During the late 1980s, the prevalence of methicillin-resistant staphylococci was also increasing in U.S. hospitals (1), resulting in increased use of vancomycin. The discovery that antibiotic-associated diarrhea and pseudomembranous colitis were due to Clostridium difficile further fueled vancomycin use (23).
Vancomycin-resistant enterococci (VRE) were first reported in 1986, nearly 30 years after vancomycin was clinically introduced. The primary inciting factor was likely the use of orally administered vancomycin for treating antibiotic-associated diarrhea in hospitals. Vancomycin resistance is conferred by one of two functionally similar operons, VanA or VanB (Figure) (24). The VanA and VanB operons are highly sophisticated resistance determinants, which suggests that they evolved in other species and were acquired by enterococci. The difference in the guanine-cytosine (G-C) content of the genes of the VanB operon (roughly 50% G-C) (25) in comparison to typical enterococcal genes (35% to 40% G-C) (3) is compelling evidence for this acquisition. The conditions that would favor substantial colonization by naturally glycopeptide-resistant species (probably streptomycetes) and persistence of enterococci include high vancomycin concentrations in the gastrointestinal tract. Substantially high levels of glycopeptides in the gastrointestinal tract are achievable by oral administration, since these agents are not absorbed, resulting in fecal vancomycin concentrations high enough to favor colonization with vancomycin-resistant streptomycetes, but not high enough to kill the notably tolerant enterococcus. Hence, it is reasonable to presume that oral administration of glycopeptides to humans was a major factor in the emergence of vancomycin resistance in enterococci. The European VRE outbreak's apparent origin in animals (who were fed oral glycopeptides as growth promoters) further supports this scenario.
More than 95% of VRE recovered in the United States are E. faecium; virtually all are resistant to high levels of ampicillin. The phenotypic association of ampicillin and vancomycin resistance is in some instances due to genetic linkage. We reported transferable ampicillin and VanB-type vancomycin resistance from E. faecium strains isolated in northeast Ohio (26). Both pbp5 and the vanB operon were located in the chromosome and linked as a result of the insertion of a VanB transposon (Tn5382) immediately downstream of pbp5 (15). Both determinants were located within a larger mobile element that was able to transfer between E. faecium strains. This larger transposon is widely disseminated; it is found in clonally unrelated E. faecium isolates from New York, Pennsylvania, Florida, Missouri, Ohio, and Hawaii (27).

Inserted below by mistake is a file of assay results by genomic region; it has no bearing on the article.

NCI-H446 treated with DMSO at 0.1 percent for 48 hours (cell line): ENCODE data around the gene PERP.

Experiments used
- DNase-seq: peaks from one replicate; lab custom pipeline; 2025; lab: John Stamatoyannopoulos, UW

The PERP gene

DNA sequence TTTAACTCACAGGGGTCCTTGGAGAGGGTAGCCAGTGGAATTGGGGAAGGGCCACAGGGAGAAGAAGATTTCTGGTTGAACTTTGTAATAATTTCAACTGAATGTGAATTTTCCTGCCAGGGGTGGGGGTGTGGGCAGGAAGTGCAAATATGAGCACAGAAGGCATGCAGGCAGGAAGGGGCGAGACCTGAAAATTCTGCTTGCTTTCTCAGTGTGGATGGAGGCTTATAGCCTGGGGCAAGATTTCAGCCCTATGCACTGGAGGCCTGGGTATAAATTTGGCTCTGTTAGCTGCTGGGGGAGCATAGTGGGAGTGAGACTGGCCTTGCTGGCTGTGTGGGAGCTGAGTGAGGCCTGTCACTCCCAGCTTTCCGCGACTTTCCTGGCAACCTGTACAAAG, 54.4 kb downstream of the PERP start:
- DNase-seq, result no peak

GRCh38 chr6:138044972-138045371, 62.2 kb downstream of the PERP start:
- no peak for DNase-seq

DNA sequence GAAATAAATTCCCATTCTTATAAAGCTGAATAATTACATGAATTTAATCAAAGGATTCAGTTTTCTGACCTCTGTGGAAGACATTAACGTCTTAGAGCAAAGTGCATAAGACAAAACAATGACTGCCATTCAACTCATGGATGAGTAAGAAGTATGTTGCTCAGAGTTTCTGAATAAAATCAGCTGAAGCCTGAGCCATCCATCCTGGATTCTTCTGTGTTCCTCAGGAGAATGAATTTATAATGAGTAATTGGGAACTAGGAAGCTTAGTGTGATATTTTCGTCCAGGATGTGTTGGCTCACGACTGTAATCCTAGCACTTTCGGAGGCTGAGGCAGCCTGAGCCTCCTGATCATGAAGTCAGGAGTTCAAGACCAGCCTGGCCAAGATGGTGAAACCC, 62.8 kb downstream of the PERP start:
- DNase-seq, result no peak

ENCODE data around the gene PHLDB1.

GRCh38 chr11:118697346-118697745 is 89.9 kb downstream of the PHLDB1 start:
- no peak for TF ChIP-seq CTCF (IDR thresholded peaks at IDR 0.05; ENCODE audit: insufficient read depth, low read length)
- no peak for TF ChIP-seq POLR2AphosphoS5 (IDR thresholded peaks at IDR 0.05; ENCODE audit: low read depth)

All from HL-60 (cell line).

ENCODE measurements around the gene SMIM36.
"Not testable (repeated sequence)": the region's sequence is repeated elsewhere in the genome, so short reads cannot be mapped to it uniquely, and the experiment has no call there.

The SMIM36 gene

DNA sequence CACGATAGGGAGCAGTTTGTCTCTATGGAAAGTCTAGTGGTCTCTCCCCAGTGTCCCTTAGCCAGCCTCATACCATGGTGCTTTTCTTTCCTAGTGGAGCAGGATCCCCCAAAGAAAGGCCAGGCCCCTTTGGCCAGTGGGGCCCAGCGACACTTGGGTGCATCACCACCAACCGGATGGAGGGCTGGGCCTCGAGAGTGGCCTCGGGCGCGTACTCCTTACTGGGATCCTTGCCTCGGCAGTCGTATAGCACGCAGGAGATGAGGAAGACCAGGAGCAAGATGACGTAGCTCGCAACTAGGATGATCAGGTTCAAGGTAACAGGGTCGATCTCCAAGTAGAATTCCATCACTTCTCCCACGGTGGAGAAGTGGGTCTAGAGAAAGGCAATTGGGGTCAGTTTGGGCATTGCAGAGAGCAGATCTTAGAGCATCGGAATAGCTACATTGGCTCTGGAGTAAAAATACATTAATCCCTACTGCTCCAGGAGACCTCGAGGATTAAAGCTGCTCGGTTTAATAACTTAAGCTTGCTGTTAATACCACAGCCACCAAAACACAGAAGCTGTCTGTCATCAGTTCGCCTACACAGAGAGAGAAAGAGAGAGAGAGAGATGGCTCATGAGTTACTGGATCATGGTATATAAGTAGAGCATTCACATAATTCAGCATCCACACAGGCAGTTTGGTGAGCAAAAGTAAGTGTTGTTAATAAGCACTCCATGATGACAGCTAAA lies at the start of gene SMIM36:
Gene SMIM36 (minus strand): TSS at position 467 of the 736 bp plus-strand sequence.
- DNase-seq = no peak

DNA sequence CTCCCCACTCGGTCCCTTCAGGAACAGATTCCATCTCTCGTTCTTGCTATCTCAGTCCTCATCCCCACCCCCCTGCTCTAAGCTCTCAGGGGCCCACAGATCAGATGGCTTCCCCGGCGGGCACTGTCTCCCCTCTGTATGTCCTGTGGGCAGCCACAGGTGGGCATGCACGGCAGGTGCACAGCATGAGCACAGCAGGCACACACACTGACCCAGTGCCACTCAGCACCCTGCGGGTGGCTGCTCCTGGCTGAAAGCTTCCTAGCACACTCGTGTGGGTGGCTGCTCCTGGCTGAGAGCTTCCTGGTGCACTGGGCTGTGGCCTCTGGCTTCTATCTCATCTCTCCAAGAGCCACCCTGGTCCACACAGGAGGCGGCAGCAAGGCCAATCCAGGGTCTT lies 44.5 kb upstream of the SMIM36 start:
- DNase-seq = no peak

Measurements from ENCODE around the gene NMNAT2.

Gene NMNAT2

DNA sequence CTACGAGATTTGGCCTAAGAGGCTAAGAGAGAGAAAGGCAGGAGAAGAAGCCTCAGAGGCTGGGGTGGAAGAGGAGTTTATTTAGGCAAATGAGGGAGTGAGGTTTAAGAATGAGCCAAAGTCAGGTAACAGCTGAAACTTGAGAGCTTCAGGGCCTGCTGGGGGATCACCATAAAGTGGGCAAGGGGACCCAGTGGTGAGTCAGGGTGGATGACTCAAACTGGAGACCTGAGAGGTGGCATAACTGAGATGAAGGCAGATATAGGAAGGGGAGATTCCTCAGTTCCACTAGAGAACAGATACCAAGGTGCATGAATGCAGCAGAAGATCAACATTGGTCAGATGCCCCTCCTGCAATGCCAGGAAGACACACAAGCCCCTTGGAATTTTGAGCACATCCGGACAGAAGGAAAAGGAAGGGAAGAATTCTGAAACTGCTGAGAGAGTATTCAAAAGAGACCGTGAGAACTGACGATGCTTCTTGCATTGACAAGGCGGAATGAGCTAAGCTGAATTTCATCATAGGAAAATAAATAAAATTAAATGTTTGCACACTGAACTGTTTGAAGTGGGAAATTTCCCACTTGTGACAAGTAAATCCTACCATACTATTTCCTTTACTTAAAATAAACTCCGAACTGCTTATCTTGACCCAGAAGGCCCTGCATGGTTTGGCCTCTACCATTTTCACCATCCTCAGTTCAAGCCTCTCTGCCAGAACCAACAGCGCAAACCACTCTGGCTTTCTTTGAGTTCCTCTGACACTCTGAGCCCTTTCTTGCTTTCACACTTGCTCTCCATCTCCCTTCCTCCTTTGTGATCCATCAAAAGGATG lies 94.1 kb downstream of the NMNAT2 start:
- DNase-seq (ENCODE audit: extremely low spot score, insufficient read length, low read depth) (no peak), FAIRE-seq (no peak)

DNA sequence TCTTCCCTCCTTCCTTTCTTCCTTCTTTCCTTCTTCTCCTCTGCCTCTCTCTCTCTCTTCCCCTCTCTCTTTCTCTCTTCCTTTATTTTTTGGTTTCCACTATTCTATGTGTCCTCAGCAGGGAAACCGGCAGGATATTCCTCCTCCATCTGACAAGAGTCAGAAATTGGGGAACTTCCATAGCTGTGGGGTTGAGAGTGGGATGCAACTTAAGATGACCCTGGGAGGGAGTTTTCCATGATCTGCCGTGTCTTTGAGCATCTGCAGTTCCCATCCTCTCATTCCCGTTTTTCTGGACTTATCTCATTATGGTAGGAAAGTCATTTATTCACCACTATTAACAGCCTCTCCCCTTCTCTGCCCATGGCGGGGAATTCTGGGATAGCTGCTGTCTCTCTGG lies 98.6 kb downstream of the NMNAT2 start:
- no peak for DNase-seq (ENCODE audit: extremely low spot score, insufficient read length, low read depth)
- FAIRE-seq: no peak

E. faecium is less pathogenic than E. faecalis; in fact, many VRE infections resolve without active antimicrobial-drug therapy (28). However, in specific patient populations, notably in liver transplant patients and patients with hematologic malignancies, VRE cause serious and often fatal disease (29,30). Therefore, it is well worth understanding the factors that promote the emergence and spread of multidrug-resistant VRE.
Frequently identified risk factors for VRE colonization and infection include prolonged hospital stays, exposure to intensive care units, transplants, hematologic malignancies, and exposure to antibiotics (31). The epidemiology of VRE spread in the hospital involves both person-to-person transmission and selective antibiotic pressure. Very specific practices designed to prevent the person-to-person spread of VRE have been recommended by the Hospital Infection Control Practices Advisory Committee to the Centers for Disease Control and Prevention and are in place in many hospitals (32). These measures include surveillance for colonization, identification of colonized and infected patients, isolation or cohorting of colonized persons, strict use of gloves and gowns by people coming into contact with the patient, thorough room cleaning after patient discharge, and efforts to limit use of vancomycin in hospitals. In geographically limited outbreaks caused by the dissemination of a single VRE clone, these practices have successfully eliminated the organisms from the hospital (33–35). In larger, more disseminated outbreaks caused by several different VRE clones, infection control measures and control of vancomycin use have shown only limited efficacy, suggesting selection pressure by antimicrobial drugs other than vancomycin (36,37).
Antibiotics other than glycopeptides have been linked with increased risk for colonization and infection with VRE, most prominently, the extended-spectrum cephalosporins and antibiotics with potent activity against anaerobic bacteria (26,31,38,39). These associations have been noted in retrospective, uncontrolled studies.